Monday, February 29, 2016

Campaign Planning Is a Valuable Tool for Nonprofits

In Cures for Ailing Organizations I show readers how to strengthen their leadership team and organization’s structure. But I also emphasize that without accomplishments, a nonprofit cannot survive. Nonprofits are founded to make specific changes for the communities they serve. The founders saw a problem that was serious enough to go to the trouble of creating an organization to solve it.

Sometimes such societal changes can occur over the long term through ongoing programs. Nonprofits that provide services to particular sorts of people are one example where ongoing programs are the best choice.

However, most other types of nonprofits need the skills to force positive change through advocacy and proper campaign planning. The status quo is not easily changed so a good shove is usually needed. These skills enable the nonprofit’s leaders to choose the best campaigns and carry them through to success. Succeeding with a campaign is one of the best ways to grow a nonprofit because those whose lives were improved by the campaign will want to help the nonprofit accomplish even more.

A few examples of well-known campaigns that succeeded in improving lives:  
Great campaigns don’t have to be as high-profile as these. In fact, some take place in just a few meetings with the appropriate officials.

Campaigns can also be used for malicious purposes, so understanding the way they work can help nonprofit leaders identify and stop harmful campaigns before they gain momentum. One example of a malicious campaign that is particularly galling to One Street is the successful adoption of the car industry’s invention of jaywalking to criminalize those using the public right-of-way without a car. No pedestrian or bicycle nonprofits existed at that time because there hadn’t been a need. So the campaign went unchecked and to this day, anyone who sets foot in an American street is at best mocked and at worst hauled off to jail. I have to admit, it was a damn clever campaign.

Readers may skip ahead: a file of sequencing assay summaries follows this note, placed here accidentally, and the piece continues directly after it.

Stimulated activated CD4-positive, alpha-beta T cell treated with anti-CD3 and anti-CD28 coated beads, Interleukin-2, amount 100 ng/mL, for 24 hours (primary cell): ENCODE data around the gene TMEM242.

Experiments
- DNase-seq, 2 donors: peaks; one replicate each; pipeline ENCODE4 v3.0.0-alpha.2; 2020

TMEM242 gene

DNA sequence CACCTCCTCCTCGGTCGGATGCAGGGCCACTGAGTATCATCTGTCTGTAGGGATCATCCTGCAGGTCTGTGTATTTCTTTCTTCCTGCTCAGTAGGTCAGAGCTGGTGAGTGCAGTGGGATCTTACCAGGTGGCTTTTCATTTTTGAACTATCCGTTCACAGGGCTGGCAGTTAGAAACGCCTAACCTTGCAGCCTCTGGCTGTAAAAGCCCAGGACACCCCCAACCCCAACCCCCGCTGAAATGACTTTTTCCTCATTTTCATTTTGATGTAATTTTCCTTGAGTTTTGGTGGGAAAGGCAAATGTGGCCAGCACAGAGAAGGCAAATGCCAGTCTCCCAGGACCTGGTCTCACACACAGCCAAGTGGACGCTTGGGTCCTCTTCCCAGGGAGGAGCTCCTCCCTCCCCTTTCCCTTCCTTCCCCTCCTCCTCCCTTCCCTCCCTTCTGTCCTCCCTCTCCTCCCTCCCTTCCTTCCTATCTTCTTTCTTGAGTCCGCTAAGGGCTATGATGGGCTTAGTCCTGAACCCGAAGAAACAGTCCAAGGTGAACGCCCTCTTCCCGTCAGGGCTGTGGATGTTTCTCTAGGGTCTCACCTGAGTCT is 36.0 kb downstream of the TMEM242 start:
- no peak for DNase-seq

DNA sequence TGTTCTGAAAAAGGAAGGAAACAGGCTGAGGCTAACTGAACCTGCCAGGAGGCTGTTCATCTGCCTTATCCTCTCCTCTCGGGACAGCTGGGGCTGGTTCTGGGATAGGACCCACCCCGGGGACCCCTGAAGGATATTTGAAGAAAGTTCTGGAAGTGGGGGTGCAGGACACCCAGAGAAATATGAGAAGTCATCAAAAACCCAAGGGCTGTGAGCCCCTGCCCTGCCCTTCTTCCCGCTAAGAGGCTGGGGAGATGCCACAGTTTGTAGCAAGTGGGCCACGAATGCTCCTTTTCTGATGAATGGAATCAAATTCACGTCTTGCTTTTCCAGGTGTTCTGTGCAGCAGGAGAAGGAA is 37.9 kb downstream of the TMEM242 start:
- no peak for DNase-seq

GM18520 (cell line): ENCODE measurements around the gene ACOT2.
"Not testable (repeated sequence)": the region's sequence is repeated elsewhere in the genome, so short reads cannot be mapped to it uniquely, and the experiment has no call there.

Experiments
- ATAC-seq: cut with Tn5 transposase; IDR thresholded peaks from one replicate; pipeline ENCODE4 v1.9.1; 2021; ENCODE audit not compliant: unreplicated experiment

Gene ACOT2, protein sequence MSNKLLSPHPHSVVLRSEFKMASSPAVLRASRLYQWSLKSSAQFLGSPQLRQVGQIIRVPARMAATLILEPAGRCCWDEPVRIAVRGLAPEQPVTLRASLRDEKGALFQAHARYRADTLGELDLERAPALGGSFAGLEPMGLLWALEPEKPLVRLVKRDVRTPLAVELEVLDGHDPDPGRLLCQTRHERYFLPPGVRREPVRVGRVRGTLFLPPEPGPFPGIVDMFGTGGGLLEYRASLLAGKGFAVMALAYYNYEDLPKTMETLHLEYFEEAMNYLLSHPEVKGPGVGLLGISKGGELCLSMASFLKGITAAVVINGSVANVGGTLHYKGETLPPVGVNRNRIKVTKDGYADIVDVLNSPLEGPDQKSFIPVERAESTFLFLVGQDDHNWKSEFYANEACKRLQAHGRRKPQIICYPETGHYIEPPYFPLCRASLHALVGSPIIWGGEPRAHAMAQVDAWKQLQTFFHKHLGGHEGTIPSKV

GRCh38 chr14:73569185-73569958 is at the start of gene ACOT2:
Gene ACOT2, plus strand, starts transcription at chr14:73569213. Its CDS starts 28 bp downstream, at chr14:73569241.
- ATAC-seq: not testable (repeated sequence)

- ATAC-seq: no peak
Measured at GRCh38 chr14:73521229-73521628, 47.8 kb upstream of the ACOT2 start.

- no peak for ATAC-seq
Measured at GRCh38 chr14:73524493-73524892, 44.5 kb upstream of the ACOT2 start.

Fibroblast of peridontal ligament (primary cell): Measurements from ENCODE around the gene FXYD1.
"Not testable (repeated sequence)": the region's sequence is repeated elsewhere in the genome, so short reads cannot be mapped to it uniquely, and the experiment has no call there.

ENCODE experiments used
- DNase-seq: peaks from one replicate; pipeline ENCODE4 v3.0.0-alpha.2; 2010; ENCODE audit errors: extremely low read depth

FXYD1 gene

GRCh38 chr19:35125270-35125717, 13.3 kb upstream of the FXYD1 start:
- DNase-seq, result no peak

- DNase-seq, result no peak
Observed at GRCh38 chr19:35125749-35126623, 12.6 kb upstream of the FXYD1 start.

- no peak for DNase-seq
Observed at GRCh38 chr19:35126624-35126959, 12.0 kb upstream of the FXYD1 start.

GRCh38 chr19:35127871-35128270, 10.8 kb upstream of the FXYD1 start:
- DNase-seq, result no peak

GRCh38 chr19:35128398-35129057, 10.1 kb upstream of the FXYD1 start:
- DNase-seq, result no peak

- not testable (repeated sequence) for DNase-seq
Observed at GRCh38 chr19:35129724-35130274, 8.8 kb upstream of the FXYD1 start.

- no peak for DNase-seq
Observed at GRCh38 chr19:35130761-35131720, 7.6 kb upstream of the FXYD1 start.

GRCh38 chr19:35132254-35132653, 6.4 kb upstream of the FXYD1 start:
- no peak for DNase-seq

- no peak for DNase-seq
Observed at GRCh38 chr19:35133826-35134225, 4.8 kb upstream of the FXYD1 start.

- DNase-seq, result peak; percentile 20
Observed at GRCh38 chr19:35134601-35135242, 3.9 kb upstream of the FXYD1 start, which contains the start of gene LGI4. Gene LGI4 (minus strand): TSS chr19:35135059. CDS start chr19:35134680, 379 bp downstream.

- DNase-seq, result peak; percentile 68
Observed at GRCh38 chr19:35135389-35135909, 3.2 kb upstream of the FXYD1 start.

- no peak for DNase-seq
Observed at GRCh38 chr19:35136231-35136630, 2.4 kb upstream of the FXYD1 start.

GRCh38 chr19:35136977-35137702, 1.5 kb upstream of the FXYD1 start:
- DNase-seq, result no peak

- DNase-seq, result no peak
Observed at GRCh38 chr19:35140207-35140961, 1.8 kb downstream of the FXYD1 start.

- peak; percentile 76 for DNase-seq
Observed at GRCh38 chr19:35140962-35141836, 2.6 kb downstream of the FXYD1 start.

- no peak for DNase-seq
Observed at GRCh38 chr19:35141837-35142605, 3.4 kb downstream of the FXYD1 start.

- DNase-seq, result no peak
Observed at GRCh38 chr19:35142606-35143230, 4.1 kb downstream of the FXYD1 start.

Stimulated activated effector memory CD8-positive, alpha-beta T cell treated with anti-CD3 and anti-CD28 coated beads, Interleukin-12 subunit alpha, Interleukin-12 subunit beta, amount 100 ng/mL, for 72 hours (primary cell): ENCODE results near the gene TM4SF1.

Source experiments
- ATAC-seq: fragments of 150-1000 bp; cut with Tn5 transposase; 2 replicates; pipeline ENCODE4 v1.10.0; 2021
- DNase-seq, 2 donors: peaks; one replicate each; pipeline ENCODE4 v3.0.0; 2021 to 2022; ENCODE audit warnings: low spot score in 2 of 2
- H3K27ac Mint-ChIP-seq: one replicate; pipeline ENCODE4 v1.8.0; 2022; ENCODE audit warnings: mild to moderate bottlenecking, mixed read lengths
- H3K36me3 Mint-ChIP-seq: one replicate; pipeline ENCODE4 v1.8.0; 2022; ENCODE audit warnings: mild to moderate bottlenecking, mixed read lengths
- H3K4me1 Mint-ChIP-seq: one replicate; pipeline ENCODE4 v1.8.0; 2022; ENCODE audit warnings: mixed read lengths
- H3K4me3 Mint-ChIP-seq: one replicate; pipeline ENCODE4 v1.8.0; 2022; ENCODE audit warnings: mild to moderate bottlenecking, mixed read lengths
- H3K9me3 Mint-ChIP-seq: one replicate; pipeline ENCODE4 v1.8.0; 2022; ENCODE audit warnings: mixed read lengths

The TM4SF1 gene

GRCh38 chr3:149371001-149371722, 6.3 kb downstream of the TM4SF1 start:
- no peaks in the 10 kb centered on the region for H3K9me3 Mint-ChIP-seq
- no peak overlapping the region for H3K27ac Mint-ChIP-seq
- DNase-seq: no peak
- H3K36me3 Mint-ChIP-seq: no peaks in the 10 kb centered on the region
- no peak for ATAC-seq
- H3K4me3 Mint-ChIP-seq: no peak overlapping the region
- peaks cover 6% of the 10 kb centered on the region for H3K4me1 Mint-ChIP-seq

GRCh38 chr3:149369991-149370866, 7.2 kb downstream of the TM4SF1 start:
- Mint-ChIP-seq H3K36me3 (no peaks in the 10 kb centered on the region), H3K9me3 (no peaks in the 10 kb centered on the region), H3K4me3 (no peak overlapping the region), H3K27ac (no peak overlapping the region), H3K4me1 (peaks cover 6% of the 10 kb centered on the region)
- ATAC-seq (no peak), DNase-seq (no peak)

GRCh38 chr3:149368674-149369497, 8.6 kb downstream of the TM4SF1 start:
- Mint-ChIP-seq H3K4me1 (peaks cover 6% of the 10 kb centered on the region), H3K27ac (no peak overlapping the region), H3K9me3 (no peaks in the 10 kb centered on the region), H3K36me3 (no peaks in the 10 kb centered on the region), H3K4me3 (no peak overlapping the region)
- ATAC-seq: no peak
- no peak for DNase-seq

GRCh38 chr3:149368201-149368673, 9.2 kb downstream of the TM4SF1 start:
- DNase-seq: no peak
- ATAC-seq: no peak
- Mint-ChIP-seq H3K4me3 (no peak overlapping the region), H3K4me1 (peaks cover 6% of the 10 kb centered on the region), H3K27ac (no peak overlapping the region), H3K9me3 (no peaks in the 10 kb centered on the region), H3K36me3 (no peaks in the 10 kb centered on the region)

Recently, I’ve had the pleasure of exploring campaign planning processes in detail for a very special project in eastern Ukraine. A few months ago leaders of the Kyiv Cyclists’ Association invited me to come to Ukraine to teach three campaign planning workshops in three eastern cities. The goal of the project is to help reunite the country through partnerships toward positive change, in this case, bicycle and sustainable transportation campaigns.

All three workshops had to be completed by early March in order to meet with the requirements of USAID, the funder of the project. We realized the timeframe wouldn’t work for my teaching the workshops, so we had to find a way to transfer my campaign planning workshop experience to them so that they could teach them themselves. (Read more about the project in our upcoming Jan-Feb 2016 E-newsletter).

Through several Skype meetings and many emails Viktor, Ira, and I worked through best practices and the most common difficulties of these workshops to ensure theirs would start at a high level. We also created a customized workbook for attendees, which Viktor and Ira translated into Ukrainian Cyrillic.

Teaching someone else is one of the best ways to review and learn even more about a favorite topic. I’ve posted the basics on One Street’s Campaign Planning page, but training Viktor and Ira meant a far deeper analysis. Through this project, I have been reminded of the importance of:
  • Ensuring that only leaders of nonprofits attend the campaign planning workshop because only they will know what their organization can and cannot take on.
  • Distinguishing between campaigns and programs.
  • Choosing a campaign that is likely to win.
  • Remembering that problem development is always the most difficult for attendees, so plenty of time must be given for this early step.
  • Emphasizing that attendees are the experts for their unique situations and need workshop time to work through the details, so case studies from other areas are all but useless.
  • Taking the time to allow attendees to fully assess who in their community has the power to solve the problem they have defined.
  • Showing attendees the value of completing a comprehensive campaign plan before launching it. I like to use a favorite quote from Sun Tzu in The Art of War, 6th century BC: “The successful strategist only enters battle after the battle has been won.”

Two of the three workshops have already taken place and the results are outstanding! See them in the E-newsletter article linked above. Most notable are the clear goals for growing each of their nonprofits through their campaigns and using them as springboards for even more positive change in their troubled area.

I’ve learned many times over the years, and especially over these past few months, that campaign planning is one of the most valuable tools for energizing nonprofits and ensuring they forge a confident path toward the mission their founders intended. Eastern Ukraine is becoming a proven model of this through this inspiring project.

If you would like more info on One Street's Campaign Planning efforts please use the comments box below.

Sue

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